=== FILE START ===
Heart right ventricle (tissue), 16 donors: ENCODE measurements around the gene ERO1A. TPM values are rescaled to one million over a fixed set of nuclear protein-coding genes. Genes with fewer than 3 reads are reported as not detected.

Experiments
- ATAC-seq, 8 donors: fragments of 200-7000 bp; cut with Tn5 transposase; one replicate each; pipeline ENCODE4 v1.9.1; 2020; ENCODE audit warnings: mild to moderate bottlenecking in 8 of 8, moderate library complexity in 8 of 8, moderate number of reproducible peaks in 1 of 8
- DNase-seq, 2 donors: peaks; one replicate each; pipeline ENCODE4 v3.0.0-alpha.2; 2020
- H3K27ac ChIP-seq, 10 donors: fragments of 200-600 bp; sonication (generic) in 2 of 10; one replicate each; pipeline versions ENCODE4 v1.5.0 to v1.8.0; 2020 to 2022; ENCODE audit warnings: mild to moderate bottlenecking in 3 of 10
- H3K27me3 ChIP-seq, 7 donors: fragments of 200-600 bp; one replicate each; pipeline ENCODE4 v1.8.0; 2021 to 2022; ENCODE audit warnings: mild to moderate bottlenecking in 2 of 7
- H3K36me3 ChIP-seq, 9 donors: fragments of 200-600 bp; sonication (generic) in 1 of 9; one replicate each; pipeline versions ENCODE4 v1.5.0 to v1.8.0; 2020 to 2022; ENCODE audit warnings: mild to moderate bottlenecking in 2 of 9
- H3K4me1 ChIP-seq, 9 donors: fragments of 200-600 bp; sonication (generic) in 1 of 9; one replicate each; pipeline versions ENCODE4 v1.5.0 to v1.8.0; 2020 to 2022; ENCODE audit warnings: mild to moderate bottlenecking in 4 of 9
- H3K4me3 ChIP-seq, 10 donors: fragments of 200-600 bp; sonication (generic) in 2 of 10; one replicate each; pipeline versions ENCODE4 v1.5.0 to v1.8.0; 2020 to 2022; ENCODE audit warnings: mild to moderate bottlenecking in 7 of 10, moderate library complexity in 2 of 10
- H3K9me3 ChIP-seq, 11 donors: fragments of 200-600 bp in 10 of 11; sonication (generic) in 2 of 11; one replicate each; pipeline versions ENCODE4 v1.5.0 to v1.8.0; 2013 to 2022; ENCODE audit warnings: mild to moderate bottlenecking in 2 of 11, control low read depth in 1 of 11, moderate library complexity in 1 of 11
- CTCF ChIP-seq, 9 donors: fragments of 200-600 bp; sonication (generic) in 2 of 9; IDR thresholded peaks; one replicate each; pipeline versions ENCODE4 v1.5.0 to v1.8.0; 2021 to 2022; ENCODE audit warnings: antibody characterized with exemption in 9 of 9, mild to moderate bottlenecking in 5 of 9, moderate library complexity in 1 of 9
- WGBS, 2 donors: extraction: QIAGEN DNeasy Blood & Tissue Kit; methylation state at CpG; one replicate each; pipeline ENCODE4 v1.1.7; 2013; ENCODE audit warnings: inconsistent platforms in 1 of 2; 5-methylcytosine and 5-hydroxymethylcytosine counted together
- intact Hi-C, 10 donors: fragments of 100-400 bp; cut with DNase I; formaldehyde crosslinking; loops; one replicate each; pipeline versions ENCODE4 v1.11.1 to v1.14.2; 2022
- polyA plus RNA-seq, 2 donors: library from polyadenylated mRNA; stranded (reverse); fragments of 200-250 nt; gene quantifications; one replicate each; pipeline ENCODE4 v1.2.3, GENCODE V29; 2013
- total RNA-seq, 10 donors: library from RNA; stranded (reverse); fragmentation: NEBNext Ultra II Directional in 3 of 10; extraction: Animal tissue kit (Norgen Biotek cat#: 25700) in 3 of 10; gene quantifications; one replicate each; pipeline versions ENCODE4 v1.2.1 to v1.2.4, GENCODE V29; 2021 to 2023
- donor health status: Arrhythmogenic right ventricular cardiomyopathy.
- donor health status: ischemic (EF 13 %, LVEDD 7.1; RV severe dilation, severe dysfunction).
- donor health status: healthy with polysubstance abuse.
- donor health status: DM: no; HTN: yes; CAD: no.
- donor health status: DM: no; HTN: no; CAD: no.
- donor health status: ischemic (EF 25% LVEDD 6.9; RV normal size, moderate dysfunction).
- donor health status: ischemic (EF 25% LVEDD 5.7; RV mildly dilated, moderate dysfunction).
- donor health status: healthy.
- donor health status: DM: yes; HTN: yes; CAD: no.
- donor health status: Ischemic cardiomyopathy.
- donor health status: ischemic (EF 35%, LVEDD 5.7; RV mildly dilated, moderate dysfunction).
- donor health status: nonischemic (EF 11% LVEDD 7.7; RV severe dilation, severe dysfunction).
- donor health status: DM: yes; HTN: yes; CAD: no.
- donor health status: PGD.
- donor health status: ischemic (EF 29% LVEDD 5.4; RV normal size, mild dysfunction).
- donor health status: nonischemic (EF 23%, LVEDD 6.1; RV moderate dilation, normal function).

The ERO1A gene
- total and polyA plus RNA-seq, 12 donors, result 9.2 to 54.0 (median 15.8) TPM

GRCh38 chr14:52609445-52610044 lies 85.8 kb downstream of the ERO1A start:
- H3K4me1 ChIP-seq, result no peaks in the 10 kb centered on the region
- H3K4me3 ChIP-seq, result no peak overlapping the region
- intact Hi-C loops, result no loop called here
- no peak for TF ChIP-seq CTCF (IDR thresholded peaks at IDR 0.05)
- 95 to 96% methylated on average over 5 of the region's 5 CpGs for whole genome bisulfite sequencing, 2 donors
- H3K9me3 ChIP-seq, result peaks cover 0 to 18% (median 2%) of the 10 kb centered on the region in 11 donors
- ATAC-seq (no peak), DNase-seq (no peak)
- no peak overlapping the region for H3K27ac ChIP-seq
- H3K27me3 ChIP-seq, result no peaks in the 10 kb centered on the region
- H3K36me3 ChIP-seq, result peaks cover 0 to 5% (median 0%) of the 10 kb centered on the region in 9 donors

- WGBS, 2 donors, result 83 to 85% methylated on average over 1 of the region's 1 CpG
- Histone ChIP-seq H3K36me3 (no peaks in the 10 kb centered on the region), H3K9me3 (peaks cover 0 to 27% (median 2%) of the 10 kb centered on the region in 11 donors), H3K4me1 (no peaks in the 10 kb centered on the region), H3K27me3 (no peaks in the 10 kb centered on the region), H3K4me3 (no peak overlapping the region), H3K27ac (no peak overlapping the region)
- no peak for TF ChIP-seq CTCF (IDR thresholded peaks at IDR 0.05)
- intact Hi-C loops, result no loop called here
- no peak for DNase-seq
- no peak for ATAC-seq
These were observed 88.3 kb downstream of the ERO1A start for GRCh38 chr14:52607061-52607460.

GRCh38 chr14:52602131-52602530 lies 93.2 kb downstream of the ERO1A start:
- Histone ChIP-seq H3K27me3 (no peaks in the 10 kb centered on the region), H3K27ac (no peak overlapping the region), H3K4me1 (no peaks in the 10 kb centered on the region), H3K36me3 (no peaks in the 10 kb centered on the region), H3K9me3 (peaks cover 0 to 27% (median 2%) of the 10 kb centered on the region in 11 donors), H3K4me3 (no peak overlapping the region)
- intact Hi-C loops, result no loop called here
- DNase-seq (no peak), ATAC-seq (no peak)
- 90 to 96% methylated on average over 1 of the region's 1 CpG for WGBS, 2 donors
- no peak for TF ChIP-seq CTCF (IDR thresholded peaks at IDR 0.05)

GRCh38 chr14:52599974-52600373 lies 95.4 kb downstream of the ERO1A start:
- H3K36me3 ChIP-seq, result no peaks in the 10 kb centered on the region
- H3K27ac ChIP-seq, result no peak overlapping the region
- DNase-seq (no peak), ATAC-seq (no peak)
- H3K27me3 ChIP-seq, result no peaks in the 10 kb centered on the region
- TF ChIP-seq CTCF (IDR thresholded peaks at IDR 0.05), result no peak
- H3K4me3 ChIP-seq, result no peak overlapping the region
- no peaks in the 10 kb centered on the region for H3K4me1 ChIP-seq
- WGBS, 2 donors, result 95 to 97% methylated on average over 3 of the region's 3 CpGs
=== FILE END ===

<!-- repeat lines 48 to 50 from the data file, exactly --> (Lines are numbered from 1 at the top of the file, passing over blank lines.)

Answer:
- intact Hi-C loops, result no loop called here
- no peak for DNase-seq
- no peak for ATAC-seq